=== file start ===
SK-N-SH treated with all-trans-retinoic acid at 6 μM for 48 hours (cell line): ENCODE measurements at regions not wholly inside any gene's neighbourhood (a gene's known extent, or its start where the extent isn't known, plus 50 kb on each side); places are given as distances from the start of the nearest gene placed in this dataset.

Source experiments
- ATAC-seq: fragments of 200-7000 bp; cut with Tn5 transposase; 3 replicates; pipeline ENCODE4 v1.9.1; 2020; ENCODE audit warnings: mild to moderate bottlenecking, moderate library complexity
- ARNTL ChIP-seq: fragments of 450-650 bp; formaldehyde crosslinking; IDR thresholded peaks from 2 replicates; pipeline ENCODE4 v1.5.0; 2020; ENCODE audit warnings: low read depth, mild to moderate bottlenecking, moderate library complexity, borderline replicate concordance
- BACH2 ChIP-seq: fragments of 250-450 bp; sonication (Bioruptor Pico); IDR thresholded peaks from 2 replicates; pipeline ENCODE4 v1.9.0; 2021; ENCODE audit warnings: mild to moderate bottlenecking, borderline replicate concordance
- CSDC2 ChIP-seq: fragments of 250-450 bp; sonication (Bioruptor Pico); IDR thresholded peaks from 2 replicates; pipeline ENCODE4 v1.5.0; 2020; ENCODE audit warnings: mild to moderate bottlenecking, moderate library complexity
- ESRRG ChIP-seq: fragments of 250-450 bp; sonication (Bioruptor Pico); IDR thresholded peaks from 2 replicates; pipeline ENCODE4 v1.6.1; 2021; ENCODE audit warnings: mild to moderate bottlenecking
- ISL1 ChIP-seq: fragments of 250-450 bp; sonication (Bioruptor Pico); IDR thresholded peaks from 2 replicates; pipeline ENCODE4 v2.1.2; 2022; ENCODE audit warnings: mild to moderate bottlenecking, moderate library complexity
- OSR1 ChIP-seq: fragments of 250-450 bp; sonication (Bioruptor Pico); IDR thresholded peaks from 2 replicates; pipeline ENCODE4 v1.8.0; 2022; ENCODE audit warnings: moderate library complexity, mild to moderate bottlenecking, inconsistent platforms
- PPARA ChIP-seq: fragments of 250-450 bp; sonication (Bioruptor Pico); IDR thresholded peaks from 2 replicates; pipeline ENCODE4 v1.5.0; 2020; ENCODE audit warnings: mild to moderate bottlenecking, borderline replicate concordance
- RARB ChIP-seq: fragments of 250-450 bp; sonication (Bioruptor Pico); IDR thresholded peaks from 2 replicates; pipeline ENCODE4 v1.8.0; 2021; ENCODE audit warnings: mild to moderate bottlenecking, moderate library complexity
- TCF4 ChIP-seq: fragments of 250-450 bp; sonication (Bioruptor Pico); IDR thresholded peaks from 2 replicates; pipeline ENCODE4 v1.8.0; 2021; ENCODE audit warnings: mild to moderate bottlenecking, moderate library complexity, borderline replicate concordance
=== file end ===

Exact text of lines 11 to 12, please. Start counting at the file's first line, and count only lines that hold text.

- RARB ChIP-seq: fragments of 250-450 bp; sonication (Bioruptor Pico); IDR thresholded peaks from 2 replicates; pipeline ENCODE4 v1.8.0; 2021; ENCODE audit warnings: mild to moderate bottlenecking, moderate library complexity
- TCF4 ChIP-seq: fragments of 250-450 bp; sonication (Bioruptor Pico); IDR thresholded peaks from 2 replicates; pipeline ENCODE4 v1.8.0; 2021; ENCODE audit warnings: mild to moderate bottlenecking, moderate library complexity, borderline replicate concordance